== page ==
Out of Japan and into China! We landed last night, negotiated another new subway system to our hotel and checked into the lovely Guangdong Dasha Hotel near the heart of Guangzhou. We’re back to driving on the right hand side of the road, but it looks like we’re done with drinking water out of the tap for a while.
Our biggest impression after a day in Guangzhou? It’s hard here. We felt more like foreigners than we ever have in our lives. There is such little English spoken or written on any signs in Guangzhou. For the first time, the langauge barrier became a hinderance and a real issue. A huge chunk of our communication today, from directions to asking for a to-go box for food, was done in half-sentences and pantomime. Relatively simple questions such as trying to get a suggestion for dinner at the front desk of the hotel, turned into a painstaking process involving four employees. While everything was a bit different in Japan, we never had these kind of issues. There are far less Westeners here in Guangzhou, that’s for sure. We’ve been getting a lot of stares that come, we think, mostly out of curiosity. Still, we’d like to learn the phrase “What are ya lookin’ at?!” or “Do I have something in my teeth?” So many stares. It was really an eye opening day.
Besides the staring, the general behavior of the people here has a much different feel. Unlike the polite, patient crowds we saw throughout Japan, Guangzhou has been full of Shovey McShoversons. People will not hesitate to shoulder past you to get on a train or to get in front of you in line. This same sense of urgency can be seen in the drivers, too. When it comes to street traffic, our primary goal quickly became to avoid getting flattened by a speeding taxi or bus. The drivers and pedestrians in this town seemed to be locked in an epic city-wide game of chicken. It seems cars definitely have the right-of-way and we were doing some serious heads-up walking when we crossed the street.
Our other immediate impression of Guangzhou is how friggin’ inexpensive everything was. A full dinner ran us about $15, taxi rides came to around $3 and a subway ride was about 75 cents…for two people! We took advantage by taking the morning to pursue stores (they love their malls in Asia) on the Beijing Road Shopping district. Endless deals complimented endless shops. After walking the downtown streets, seeing the colors and sites and a really, really difficult experience attempting to by boat tickets, we needed a break. So, we went to the one place where we knew everyone in the room would speak English – our comfy hotel room. We grabbed some beers and toasted to humility, to hubris and to travel in general.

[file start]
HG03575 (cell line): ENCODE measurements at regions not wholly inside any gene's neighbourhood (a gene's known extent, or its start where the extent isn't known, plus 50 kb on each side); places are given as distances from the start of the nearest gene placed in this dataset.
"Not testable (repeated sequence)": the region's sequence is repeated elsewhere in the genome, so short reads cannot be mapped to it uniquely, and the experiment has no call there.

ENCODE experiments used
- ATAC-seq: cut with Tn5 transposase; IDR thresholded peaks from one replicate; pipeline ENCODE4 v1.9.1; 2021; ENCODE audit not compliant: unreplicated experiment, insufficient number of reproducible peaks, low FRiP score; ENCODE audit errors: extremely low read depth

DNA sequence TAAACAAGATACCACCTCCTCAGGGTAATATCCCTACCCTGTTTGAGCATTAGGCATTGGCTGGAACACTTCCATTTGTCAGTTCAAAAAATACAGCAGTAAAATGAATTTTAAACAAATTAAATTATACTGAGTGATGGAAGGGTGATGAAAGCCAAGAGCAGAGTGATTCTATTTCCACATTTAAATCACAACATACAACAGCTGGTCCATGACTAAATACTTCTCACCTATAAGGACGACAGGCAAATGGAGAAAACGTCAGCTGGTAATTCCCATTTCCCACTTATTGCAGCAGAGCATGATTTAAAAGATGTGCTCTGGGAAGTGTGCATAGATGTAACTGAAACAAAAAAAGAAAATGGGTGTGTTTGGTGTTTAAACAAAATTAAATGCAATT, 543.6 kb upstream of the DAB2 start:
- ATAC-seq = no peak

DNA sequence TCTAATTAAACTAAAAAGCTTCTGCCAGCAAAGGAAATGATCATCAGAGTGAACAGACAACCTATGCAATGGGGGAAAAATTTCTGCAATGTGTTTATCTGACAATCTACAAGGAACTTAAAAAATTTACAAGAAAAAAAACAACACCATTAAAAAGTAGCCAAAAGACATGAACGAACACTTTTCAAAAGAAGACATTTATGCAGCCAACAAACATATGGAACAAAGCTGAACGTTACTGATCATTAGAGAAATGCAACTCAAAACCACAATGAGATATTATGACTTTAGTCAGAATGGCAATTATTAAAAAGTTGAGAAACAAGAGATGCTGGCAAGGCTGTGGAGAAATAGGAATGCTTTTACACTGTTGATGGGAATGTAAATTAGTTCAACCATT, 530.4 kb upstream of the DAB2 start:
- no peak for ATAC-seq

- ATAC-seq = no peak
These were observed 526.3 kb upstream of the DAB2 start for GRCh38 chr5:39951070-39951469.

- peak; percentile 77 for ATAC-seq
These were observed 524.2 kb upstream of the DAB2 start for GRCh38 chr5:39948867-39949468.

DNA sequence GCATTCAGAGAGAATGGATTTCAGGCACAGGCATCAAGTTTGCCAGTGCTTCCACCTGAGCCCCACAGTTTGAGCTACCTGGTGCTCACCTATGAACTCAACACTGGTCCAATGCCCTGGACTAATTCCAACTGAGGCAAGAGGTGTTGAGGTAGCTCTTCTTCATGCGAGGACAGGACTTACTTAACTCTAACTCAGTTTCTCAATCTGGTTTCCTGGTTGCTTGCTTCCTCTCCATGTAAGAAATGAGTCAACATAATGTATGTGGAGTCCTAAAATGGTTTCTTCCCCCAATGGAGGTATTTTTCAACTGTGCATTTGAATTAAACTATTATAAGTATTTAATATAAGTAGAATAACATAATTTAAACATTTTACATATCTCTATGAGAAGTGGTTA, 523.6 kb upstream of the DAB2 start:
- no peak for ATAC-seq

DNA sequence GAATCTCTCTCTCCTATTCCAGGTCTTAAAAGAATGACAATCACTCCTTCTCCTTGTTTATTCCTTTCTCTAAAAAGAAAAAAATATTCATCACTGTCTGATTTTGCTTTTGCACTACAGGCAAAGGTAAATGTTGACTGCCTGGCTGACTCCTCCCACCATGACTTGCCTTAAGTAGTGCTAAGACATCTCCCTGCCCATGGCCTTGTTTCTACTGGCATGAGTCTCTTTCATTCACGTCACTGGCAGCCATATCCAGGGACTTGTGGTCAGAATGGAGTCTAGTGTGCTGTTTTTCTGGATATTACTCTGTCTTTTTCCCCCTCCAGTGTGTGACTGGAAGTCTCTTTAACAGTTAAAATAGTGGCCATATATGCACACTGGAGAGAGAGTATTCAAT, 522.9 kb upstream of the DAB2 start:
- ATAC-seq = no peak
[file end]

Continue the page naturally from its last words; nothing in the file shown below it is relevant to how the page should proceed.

Although there have been some challenges today, Guangzhou itself has been very easy to navigate and a breeze to get around. The modern subway runs quickly and cheaply with a lot of innovative, high-tech features. Some of the stations look like they haven’t been open a month and new lines are being added each year. In fact, there was construction everywhere. Cranes on the horizon as far as they eye could see. There is a splattering of high-rise construction around every corner. For every recently constructed high-rise, there was another one half-built. We read that in 2007, 25% of the world’s construction cranes were in China and that seems to still hold true in Guangzhou.
After the best beef and broccoli I’ve ever had, our day ended on a particular high note with a stellar night cruise down the Pearl River. A popular activity, river boats cruise up and down the Pearl River through the center of town. The smooth hour-long ride allows you to see the illuminating, dazzling lights from just about every building – new and old. Every structure from stadium, to bridge, to apartment complex gets in on the act. Most spectacular is the Guangzhou tower. So, yeah, it’s about the 5th tower we’ve seen since arriving in Asia, but it really is the best one we’ve seen yet. It was the highlight of our day and showcased Guangzhou’s most signature feature.
It was important that we ended our day with the river cruise, because our general feeling for today was frustration. We wish we spoke even a little Cantonese, but we barely know how to say hello. Even at our lovely hotel, miscommunication abounds. With that, we’re taking our 36 hours in Guangzhou and heading out of town. We are amazed when we think that we still have SO much trip left! We have lots to look forward to. Including a bus ride to Hong Kong tomorrow. At least, we think we’re heading on a bus to Hong Kong tomorrow. With all of the language challenges we’ve had today, we’re never 100% sure on what we’re doing next!
I think that the language thing is what would scare me the most about traveling. Ordering food would make me start to twitch lol.